Gadges and Gadgets!
It's strange how often my essential tools of trade are readily dismissed as gadgets (mandatory usage being “mere gadgets”). The doohickeys that you cherish are, of course, totally pathetic in my eyes, revealing you as a “sharper image” slave to self-defeating, fashionable mechanisms. Price and pride of ownership (closely related, nay, tightly bound) have clearly blinded you to the rational basics that guide my purchases.
The origin of “gadget” is, as the more honest lexicographers say, orig. uncertain or etym. obscure. Some guess at the French gâchette, but this was originally the safety lock-catch on a door or pistol, a reference to security and hard to reconcile with our modern “mere” gadgetry. Later, gâchette moved to become the pistol's “trigger” (as in Elle a la gâchette facile, “She's trigger happy”) which is perhaps more cognate with current gadget usage (see Note). She clicks to conquer, opening car/garage/home doors and TV channels, and, replacing old-fashioned scholarship, clicks to access the webbed windows of opportunity. Losing your clicker (I risk a gender-switch) is gadget-impotence, akin to Milton's blindness. Fear not: there's a meta-gadget you can click that will locate (beep-beep) your misplaced clicker. Lord knows what deeper levels of technology exist for recovering lost meta-gadgets. And now that mice, keyboards, modems and monitors (more) are becoming footprint-loose, wireless “remotes”, there's a growing chance of mislocation.
My own amateur spin is that “gadget” has morphologically diminutive implications (easy for me to say) that have added to its derogatory usages. I would back-form the term “gadge” to describe my own solidly justified possessions, regardless of price, conversation-party-piece, physical size and weight.
We are, patient readers, converging to a topic relevant to Linux, the OS we all love. I refer to the test known as productivity, an apparently simple econometric criterion that should (fat chance) dictate all our choices. The TV gadget heyday ads of the 1950s and '60s showed a trim USA super-efficient Mum clicking breakfast for hubby and her 2.7 adorable kids, then clicking the washing up. The general mantra “labor saving” (since applied to all forms of automation) left open the questions, “Saved at what cost?” and “time saved to do what else?” There's the ancient Time & Motion quip: Expert: “If you follow our plan, you could paint twice as many fences.” Tom, the painter: “But there aren't twice as many fences to paint.”
The equation has been obscured by the more subjective notion of “personal productivity”, yet even at the corporative level, after endlessly refined techniques and “studies at well-known West Coast Universities”, it remains dubious whether we can ever well-order our choices of computer languages, operating systems, development methodologies or guiding columnists.
Except to assert that my gadges are the best.
Practical Task Scheduling Deployment
July 20, 2016 12:00 pm CDT
One of the best things about the UNIX environment (aside from being stable and efficient) is the vast array of software tools available to help you do your job. Traditionally, a UNIX tool does only one thing, but does that one thing very well. For example, grep is very easy to use and can search vast amounts of data quickly. The find tool can find a particular file or files based on all kinds of criteria. It's pretty easy to string these tools together to build even more powerful tools, such as a tool that finds all of the .log files in the /home directory and searches each one for a particular entry. This erector-set mentality allows UNIX system administrators to seem to always have the right tool for the job.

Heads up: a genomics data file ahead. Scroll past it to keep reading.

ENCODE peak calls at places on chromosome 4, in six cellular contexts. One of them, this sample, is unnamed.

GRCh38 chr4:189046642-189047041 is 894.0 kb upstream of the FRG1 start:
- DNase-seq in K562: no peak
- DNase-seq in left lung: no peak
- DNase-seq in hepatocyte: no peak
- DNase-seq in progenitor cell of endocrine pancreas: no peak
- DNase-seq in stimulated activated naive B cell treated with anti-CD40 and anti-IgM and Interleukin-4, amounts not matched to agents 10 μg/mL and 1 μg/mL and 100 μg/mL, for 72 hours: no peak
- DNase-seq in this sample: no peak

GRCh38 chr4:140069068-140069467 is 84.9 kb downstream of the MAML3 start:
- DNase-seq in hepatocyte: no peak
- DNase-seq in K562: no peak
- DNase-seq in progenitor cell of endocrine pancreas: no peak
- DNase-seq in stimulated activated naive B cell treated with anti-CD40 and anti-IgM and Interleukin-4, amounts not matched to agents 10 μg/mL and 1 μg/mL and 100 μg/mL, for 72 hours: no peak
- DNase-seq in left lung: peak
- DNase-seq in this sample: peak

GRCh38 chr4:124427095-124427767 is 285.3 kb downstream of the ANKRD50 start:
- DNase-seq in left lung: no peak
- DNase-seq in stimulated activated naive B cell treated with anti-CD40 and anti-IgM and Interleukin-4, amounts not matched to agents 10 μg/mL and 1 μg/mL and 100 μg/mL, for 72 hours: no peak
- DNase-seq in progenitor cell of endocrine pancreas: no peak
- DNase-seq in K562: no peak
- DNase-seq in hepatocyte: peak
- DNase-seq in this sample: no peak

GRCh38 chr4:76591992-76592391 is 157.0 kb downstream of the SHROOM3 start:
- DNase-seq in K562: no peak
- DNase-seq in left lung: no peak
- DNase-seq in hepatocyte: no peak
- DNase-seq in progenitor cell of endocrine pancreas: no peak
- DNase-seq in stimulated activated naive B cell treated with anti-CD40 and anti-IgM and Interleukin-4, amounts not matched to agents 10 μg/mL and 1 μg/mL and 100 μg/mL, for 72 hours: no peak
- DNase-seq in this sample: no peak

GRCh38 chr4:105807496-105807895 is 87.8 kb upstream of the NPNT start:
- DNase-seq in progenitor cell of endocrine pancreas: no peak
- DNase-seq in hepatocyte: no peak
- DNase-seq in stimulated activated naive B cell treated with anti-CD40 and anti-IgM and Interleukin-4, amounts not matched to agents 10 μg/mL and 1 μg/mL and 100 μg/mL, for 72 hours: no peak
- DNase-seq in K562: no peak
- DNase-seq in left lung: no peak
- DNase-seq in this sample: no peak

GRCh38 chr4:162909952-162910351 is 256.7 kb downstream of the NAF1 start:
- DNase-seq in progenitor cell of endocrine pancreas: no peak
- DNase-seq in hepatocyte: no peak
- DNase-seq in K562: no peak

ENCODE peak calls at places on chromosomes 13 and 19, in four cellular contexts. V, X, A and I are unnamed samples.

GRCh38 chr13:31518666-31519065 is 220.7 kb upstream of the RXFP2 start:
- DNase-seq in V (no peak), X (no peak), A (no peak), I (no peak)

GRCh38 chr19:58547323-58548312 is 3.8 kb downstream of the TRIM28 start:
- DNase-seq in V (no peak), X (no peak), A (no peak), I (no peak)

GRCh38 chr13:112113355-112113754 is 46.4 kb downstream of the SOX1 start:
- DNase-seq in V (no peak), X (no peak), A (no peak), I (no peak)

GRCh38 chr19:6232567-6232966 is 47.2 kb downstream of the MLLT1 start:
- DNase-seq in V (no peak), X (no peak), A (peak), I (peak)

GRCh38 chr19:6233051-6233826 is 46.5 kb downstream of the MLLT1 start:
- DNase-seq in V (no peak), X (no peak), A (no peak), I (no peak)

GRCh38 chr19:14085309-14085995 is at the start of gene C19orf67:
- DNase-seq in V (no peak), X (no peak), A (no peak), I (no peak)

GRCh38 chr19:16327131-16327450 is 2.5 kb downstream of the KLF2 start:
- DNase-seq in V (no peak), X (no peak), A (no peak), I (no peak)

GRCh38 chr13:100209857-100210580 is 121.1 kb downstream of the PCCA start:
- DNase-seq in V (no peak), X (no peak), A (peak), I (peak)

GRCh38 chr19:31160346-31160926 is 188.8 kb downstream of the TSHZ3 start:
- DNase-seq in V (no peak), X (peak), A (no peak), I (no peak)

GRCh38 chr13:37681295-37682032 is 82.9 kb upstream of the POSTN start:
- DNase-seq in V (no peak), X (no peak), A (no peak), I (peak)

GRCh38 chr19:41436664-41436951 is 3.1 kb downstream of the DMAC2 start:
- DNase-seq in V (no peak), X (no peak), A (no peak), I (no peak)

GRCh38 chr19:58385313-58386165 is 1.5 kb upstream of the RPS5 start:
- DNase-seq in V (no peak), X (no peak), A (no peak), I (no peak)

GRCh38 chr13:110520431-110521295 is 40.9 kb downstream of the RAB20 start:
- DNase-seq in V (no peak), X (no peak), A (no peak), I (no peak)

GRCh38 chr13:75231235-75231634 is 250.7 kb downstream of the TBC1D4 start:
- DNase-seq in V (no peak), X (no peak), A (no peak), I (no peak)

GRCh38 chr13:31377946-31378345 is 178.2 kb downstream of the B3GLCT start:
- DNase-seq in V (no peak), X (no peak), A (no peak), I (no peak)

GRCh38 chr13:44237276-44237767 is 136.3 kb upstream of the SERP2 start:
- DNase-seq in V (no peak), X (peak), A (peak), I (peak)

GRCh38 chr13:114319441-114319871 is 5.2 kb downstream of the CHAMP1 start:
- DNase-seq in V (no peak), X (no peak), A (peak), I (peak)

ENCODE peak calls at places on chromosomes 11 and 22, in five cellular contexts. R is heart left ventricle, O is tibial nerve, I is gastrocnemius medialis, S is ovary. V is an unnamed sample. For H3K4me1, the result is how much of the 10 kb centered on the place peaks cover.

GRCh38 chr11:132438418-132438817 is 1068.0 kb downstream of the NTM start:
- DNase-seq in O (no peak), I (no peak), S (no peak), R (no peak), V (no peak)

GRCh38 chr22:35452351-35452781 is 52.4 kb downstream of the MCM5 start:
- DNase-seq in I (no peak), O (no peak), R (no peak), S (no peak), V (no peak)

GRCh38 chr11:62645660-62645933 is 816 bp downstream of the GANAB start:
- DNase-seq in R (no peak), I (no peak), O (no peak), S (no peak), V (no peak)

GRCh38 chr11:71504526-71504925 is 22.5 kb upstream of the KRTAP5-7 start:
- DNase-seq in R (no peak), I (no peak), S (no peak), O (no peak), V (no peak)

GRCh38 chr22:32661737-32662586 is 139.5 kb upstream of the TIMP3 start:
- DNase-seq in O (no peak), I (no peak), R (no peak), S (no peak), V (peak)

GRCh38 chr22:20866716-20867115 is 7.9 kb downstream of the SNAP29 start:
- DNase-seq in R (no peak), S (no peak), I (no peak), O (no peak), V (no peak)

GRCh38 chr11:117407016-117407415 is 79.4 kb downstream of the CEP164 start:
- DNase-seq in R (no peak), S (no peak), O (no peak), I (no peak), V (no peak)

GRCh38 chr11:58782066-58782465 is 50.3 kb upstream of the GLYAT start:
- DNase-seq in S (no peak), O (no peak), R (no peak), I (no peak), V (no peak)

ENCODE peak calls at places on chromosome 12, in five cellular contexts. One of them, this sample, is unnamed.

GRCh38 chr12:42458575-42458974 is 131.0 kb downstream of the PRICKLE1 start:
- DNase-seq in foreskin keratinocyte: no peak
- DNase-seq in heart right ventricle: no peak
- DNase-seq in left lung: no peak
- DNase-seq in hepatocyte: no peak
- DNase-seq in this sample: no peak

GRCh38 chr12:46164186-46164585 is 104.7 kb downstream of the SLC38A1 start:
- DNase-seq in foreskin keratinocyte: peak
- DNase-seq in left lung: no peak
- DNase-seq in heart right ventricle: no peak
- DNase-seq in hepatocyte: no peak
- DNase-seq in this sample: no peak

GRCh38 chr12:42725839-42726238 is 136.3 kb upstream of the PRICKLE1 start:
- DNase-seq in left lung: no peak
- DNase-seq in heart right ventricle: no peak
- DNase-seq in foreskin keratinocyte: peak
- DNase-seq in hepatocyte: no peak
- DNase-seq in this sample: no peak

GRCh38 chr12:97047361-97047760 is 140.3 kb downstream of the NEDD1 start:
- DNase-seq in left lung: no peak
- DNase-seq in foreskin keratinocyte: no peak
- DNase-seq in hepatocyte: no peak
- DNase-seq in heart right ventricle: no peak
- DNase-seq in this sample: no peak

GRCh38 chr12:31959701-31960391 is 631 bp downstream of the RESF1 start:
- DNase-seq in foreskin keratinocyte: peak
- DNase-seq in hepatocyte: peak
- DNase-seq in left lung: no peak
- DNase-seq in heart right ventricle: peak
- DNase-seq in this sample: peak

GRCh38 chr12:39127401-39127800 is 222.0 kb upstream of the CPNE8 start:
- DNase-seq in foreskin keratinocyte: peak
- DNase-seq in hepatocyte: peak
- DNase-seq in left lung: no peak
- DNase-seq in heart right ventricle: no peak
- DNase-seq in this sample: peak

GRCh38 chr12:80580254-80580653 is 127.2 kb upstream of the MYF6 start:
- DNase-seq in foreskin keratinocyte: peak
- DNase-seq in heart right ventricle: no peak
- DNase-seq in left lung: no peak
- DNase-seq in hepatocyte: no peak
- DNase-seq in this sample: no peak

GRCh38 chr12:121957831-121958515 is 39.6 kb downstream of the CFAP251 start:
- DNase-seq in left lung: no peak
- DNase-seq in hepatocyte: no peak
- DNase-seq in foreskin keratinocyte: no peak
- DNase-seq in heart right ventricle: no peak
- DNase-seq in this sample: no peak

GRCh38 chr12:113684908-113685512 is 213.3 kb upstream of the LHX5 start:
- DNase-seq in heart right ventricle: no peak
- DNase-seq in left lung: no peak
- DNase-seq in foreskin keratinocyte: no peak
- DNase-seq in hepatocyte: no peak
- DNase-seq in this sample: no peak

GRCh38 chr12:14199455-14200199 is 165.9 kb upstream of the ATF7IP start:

Cron traditionally has been considered another such a tool for job scheduling, but is it enough? This webinar considers that very question. The first part builds on a previous Geek Guide, Beyond Cron, and briefly describes how to know when it might be time to consider upgrading your job scheduling infrastructure. The second part presents an actual planning and implementation framework.
Join Linux Journal's Mike Diehl and Pat Cameron of Help Systems.
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- Murat Yener and Onur Dundar's Expert Android Studio (Wrox)
- Managing Linux Using Puppet
- Non-Linux FOSS: Caffeine!
- SuperTuxKart 0.9.2 Released
- Doing for User Space What We Did for Kernel Space
- Parsing an RSS News Feed with a Bash Script
- Google's SwiftShader Released
- Rogue Wave Software's Zend Server
With all the industry talk about the benefits of Linux on Power and all the performance advantages offered by its open architecture, you may be considering a move in that direction. If you are thinking about analytics, big data and cloud computing, you would be right to evaluate Power. The idea of using commodity x86 hardware and replacing it every three years is an outdated cost model. It doesn’t consider the total cost of ownership, and it doesn’t consider the advantage of real processing power, high-availability and multithreading like a demon.
This ebook takes a look at some of the practical applications of the Linux on Power platform and ways you might bring all the performance power of this open architecture to bear for your organization. There are no smoke and mirrors here—just hard, cold, empirical evidence provided by independent sources. I also consider some innovative ways Linux on Power will be used in the future.Get the Guide